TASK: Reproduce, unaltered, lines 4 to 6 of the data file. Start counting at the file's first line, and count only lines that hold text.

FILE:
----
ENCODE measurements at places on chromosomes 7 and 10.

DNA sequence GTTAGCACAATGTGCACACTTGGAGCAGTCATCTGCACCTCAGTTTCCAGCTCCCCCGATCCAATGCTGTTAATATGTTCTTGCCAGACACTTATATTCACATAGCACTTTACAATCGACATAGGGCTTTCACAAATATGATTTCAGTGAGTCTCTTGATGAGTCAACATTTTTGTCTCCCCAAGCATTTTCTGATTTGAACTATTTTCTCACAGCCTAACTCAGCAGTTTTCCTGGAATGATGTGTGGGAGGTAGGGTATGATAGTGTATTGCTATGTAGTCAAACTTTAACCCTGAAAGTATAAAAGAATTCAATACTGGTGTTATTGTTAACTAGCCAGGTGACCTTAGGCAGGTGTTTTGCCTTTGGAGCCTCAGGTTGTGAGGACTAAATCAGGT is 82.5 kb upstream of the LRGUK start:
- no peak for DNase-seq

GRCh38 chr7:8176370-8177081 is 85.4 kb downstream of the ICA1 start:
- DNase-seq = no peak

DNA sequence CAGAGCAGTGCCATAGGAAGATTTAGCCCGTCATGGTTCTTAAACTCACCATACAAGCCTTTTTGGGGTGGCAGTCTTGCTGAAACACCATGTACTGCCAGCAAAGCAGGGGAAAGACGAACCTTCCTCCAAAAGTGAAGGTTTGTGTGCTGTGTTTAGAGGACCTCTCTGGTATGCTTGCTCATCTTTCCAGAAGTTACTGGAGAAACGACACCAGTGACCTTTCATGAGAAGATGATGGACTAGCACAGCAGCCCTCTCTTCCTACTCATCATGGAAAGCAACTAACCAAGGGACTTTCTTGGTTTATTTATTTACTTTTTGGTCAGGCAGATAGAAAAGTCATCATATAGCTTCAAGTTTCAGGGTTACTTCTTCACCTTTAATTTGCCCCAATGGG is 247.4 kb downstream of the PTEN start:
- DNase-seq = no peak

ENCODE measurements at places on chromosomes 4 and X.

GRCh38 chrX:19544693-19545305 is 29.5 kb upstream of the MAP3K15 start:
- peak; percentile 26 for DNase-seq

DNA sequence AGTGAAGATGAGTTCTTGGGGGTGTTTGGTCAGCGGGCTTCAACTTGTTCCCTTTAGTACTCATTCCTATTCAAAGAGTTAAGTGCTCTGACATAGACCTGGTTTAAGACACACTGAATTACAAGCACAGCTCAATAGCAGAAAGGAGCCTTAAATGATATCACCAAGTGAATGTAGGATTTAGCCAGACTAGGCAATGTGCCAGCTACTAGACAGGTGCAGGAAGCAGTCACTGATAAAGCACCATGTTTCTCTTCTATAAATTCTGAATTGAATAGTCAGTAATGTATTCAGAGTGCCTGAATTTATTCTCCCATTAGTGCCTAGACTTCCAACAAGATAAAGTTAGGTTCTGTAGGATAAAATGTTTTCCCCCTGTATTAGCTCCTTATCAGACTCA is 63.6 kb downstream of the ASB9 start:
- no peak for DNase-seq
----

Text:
GRCh38 chr7:8176370-8177081 is 85.4 kb downstream of the ICA1 start:
- DNase-seq = no peak

DNA sequence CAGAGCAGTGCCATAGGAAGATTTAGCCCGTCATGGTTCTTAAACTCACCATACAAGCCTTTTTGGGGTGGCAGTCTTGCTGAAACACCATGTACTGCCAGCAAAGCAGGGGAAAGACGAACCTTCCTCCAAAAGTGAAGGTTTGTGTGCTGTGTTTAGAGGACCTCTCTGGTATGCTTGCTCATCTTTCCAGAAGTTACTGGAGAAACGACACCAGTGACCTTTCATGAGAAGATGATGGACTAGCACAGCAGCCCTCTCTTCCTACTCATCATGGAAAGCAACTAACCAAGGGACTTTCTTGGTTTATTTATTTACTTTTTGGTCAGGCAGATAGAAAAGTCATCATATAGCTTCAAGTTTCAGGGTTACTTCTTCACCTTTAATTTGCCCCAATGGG is 247.4 kb downstream of the PTEN start: